Adolescent bariatric surgery

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Danielle Walsh
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Adolescent bariatric surgery has emerged secondary to the growing epidemic of childhood obesity. With over one third of American children and adolescents being considered overweight or obese, the incidence of this disease has nearly tripled since 1960. [1, 2] Approximately 4% of adolescents are considered extremely obese, defined as weights at or above the 99th percentile. [3] There is a great deal of discordance as to why teens are experiencing such a steep rise in obesity. When medical treatment fails to provide durable weight reduction, bariatric surgery should be considered. There are a number of different procedures being performed, both restrictive and malabsorptive, with varying levels of efficacy. In an important prospective randomized trial, Adjustable Gastric Banding (AGB) was shown to have a 26.9% reduction in BMI at 1 year. [4] The Roux-en-Y Gastric Bypass (RYGB) came to the forefront for treatment of adolescent obesity after its widespread success in the adult population with durable weight loss, amelioration of comorbidities and a 37.5% reduction in BMI in one recent report. [5] The Laparoscopic Sleeve Gastrectomy (LSG) appears to be emerging as a good option for successful weight loss in adolescents with a 36.1% reduction in BMI and significant comorbidity resolution. [6, 7] The long-term impact of morbid obesity in adolescents is not fully understood, but it has been documented that these patients develop the same comorbidities as seen in the obese adult population. [7, 8] One of the more prevalent comorbid conditions, Type 2 Diabetes Mellitus (T2DM), is a growing epidemic that responds favorably to bariatric surgery. The adolescent population has a higher rate of amelioration of T2DM after RYGB (90.9%) than reported in adults (83.7%). [5, 7, 8, 9] Furthermore, the improvement in lipid profiles and reduction in blood pressure in adolescents is of great significance since cardiovascular risks are decreased before permanent damage is incurred. [9, 10] Preliminary data suggests the LSG has similar efficacy to RYGB in reversal of comorbidities including a 93.8% resolution of T2DM. [6, 7]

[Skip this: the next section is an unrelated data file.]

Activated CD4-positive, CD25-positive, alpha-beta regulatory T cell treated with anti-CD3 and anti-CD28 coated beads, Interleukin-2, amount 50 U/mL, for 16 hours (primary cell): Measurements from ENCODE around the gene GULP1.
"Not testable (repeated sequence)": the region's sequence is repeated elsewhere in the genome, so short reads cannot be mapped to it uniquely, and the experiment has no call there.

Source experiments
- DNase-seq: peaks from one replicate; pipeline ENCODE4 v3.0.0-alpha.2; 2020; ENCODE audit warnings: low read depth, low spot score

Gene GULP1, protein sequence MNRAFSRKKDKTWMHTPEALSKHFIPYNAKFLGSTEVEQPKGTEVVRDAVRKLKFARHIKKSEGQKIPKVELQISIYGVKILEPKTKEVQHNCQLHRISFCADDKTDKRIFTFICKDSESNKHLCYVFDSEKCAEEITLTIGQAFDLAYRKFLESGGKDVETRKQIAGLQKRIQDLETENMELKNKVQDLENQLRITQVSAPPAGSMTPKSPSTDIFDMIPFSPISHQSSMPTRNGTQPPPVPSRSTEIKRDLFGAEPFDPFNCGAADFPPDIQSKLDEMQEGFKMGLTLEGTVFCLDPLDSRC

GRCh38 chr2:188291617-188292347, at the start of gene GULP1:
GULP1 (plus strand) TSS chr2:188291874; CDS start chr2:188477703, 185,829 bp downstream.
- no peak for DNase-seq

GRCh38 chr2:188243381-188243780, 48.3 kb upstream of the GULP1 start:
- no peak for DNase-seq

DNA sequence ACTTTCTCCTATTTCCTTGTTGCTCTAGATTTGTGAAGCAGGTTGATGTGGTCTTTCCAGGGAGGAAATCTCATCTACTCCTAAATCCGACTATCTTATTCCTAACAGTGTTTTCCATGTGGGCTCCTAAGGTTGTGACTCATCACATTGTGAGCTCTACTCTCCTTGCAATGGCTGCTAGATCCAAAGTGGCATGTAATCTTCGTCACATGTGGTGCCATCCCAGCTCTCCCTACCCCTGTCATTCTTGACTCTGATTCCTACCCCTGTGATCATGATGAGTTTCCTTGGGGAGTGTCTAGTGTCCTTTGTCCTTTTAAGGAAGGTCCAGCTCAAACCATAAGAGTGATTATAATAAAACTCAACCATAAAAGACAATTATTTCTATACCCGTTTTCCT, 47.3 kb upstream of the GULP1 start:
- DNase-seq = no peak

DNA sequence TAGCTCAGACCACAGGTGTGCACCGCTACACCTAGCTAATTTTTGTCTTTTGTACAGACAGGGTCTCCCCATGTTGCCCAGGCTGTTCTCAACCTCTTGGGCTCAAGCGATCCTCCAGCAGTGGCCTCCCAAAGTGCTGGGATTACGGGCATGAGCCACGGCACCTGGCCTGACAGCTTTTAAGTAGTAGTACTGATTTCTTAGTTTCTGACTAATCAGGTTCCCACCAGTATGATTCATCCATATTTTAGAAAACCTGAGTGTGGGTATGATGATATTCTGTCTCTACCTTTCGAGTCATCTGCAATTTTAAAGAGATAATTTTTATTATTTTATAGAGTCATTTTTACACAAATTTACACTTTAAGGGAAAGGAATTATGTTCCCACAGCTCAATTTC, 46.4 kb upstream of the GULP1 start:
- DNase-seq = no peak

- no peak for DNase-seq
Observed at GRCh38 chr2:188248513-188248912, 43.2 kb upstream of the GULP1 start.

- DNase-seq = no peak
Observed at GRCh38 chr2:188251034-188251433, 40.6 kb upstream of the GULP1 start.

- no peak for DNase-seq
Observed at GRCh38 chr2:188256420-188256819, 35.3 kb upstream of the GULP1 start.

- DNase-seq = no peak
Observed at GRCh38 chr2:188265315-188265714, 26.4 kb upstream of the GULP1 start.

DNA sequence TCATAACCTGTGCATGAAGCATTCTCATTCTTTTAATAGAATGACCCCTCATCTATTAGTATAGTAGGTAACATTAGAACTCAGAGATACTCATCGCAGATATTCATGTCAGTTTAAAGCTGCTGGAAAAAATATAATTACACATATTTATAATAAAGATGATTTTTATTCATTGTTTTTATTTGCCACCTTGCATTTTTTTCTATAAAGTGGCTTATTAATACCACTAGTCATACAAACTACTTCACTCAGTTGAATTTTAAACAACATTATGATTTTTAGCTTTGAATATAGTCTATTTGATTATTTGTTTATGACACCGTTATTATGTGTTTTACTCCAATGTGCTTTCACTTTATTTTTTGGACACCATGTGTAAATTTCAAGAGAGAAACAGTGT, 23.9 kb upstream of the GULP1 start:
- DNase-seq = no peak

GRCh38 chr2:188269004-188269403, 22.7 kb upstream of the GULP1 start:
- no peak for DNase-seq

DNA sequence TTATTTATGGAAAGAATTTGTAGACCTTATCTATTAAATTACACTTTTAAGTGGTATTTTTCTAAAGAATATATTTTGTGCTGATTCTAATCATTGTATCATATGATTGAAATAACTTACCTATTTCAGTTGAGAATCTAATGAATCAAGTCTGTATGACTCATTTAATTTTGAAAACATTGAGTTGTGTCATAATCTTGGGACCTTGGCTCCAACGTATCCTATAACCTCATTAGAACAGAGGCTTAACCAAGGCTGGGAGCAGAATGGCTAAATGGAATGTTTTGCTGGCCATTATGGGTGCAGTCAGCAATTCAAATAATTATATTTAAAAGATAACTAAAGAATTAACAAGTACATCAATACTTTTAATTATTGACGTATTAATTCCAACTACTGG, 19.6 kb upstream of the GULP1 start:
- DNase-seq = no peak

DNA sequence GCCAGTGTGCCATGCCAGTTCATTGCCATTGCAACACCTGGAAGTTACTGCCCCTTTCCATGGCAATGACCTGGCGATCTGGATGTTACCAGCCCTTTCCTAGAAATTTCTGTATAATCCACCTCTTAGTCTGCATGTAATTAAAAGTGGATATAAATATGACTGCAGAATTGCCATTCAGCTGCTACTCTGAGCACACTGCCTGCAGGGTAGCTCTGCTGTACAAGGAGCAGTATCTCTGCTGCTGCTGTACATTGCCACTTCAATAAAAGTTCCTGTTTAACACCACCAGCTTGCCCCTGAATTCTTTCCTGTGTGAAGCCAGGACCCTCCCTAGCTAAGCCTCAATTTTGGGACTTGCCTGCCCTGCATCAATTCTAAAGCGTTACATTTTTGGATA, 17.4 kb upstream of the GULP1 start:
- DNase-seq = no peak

Diagnosis and Evaluation:

The American Society for Metabolic and Bariatric Surgery (ASMBS) Pediatric Committee recently released guidelines for the surgical treatment of morbid obesity in adolescents. The selection criteria for adolescents being considered for a bariatric procedure should include a BMI of 35 kg/m2 with major co-morbidities such as T2DM, moderate to severe sleep apnea (apnea-hypopnea index > 5), pseudotumor cerebri, or severe Non-Alcoholic Steatohepatitis (NASH). Additionally, adolescents with a BMI of 40 kg/m2 and minor co-morbidities such as hypertension, insulin resistance, glucose intolerance, substantially impaired quality of life or activities of daily living, dyslipidemia, sleep apnea (apnea-hypopnea index < 5) should also be considered for this procedure. [11] Adolescent patients should undergo early surgical intervention because patients experience similar percentage weight loss regardless of their starting BMI. Therefore, starting treatment at a lower BMI will result in the patient being closer to a healthy weight range after maximal weight loss. [12] The evaluation of these obese adolescents requires a team approach and must consider the potential long-term health risks of untreated or inadequately treated obesity for each candidate. [11] Most centers use a multidisciplinary review board that includes specialists in adolescent medicine, endocrinology, pulmonology, gastroenterology, cardiology, orthopedics, ethics, psychology, and surgery to analyze and screen candidates. In addition to medical considerations, patients undergo extensive psychological and family counseling to identify and cope with potential factors that could undermine the strenuous post-operative lifestyle changes.